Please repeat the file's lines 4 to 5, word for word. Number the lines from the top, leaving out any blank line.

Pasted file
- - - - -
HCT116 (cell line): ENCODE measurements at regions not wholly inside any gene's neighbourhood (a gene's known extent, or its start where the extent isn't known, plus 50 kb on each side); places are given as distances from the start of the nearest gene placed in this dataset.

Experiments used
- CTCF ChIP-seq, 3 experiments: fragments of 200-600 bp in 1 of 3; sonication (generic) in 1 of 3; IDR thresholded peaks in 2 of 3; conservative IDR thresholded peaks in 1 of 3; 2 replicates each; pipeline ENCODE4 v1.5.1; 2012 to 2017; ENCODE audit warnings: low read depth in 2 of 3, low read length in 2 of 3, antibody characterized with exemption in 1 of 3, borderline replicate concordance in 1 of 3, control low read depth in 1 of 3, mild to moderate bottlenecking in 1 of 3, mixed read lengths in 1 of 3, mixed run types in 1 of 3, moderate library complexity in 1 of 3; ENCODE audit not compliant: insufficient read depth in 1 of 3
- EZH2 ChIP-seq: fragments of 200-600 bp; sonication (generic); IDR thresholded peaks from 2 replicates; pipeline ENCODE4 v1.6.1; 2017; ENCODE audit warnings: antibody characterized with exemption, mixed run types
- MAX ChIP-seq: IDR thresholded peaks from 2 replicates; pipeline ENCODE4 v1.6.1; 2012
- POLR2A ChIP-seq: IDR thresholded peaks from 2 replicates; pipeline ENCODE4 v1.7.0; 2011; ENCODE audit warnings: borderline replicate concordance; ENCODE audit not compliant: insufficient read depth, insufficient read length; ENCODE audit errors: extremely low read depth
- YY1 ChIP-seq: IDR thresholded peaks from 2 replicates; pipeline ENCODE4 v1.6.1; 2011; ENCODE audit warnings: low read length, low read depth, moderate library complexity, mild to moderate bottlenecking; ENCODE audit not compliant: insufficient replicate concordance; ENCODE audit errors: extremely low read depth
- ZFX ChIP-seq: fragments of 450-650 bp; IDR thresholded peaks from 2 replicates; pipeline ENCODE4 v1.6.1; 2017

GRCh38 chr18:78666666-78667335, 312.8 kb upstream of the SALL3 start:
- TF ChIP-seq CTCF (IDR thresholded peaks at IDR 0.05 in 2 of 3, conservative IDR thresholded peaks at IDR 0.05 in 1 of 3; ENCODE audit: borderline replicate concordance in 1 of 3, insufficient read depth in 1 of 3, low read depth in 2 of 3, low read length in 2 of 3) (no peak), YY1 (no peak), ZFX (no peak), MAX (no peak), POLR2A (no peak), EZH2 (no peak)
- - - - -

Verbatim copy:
- EZH2 ChIP-seq: fragments of 200-600 bp; sonication (generic); IDR thresholded peaks from 2 replicates; pipeline ENCODE4 v1.6.1; 2017; ENCODE audit warnings: antibody characterized with exemption, mixed run types
- MAX ChIP-seq: IDR thresholded peaks from 2 replicates; pipeline ENCODE4 v1.6.1; 2012